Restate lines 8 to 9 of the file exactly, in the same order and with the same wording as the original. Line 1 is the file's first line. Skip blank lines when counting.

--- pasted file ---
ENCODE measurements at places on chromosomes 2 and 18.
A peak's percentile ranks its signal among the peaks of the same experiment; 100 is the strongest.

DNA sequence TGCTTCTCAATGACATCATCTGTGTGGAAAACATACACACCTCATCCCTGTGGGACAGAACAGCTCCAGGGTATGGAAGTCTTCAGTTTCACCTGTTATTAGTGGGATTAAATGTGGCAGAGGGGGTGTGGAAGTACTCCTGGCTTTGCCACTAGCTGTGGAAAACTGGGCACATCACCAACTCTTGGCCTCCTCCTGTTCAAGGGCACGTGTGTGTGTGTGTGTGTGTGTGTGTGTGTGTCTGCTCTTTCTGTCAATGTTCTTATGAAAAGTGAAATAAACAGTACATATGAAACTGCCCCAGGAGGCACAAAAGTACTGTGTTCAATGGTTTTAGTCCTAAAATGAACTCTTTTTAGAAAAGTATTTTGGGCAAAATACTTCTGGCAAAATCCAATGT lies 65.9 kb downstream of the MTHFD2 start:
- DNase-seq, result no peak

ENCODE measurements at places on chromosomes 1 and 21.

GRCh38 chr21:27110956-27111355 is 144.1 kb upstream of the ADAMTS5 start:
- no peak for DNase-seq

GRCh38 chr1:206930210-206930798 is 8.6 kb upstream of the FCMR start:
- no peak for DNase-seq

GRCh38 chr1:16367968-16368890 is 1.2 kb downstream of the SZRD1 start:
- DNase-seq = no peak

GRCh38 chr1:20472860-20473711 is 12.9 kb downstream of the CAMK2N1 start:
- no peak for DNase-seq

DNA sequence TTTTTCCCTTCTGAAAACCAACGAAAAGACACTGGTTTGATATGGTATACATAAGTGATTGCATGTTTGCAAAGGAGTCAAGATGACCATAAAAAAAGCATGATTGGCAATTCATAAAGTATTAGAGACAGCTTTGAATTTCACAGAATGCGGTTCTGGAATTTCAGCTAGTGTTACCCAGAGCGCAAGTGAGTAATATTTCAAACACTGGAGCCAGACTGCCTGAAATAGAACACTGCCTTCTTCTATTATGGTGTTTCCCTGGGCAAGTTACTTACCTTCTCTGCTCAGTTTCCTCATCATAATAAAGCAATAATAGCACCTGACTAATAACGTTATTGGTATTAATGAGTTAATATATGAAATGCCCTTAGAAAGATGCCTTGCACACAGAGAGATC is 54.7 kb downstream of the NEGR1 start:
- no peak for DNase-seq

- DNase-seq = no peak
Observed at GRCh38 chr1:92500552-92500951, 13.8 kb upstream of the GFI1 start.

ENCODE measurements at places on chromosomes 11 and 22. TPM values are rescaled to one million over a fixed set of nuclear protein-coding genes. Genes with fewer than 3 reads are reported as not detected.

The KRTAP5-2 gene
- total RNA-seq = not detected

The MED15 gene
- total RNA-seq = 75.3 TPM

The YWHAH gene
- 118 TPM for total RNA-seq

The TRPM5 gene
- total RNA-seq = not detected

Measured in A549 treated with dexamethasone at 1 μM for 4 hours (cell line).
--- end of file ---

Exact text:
GRCh38 chr1:206930210-206930798 is 8.6 kb upstream of the FCMR start:
- no peak for DNase-seq